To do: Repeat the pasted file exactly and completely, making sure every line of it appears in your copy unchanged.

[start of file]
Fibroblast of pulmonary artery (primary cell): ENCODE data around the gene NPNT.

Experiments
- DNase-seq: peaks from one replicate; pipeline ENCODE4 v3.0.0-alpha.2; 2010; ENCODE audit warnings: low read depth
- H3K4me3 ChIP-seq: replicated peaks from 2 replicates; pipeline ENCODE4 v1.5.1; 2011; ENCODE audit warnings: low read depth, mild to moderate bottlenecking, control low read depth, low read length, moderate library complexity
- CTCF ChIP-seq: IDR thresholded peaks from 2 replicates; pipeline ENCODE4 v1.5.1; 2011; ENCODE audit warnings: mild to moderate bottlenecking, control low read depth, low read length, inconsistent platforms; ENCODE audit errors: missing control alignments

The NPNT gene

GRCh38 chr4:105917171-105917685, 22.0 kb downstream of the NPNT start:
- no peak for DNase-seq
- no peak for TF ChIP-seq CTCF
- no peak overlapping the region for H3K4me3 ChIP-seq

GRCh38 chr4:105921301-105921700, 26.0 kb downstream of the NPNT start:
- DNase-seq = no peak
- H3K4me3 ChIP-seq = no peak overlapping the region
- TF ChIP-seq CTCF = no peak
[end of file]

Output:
Fibroblast of pulmonary artery (primary cell): ENCODE data around the gene NPNT.

Experiments
- DNase-seq: peaks from one replicate; pipeline ENCODE4 v3.0.0-alpha.2; 2010; ENCODE audit warnings: low read depth
- H3K4me3 ChIP-seq: replicated peaks from 2 replicates; pipeline ENCODE4 v1.5.1; 2011; ENCODE audit warnings: low read depth, mild to moderate bottlenecking, control low read depth, low read length, moderate library complexity
- CTCF ChIP-seq: IDR thresholded peaks from 2 replicates; pipeline ENCODE4 v1.5.1; 2011; ENCODE audit warnings: mild to moderate bottlenecking, control low read depth, low read length, inconsistent platforms; ENCODE audit errors: missing control alignments

The NPNT gene

GRCh38 chr4:105917171-105917685, 22.0 kb downstream of the NPNT start:
- no peak for DNase-seq
- no peak for TF ChIP-seq CTCF
- no peak overlapping the region for H3K4me3 ChIP-seq

GRCh38 chr4:105921301-105921700, 26.0 kb downstream of the NPNT start:
- DNase-seq = no peak
- H3K4me3 ChIP-seq = no peak overlapping the region
- TF ChIP-seq CTCF = no peak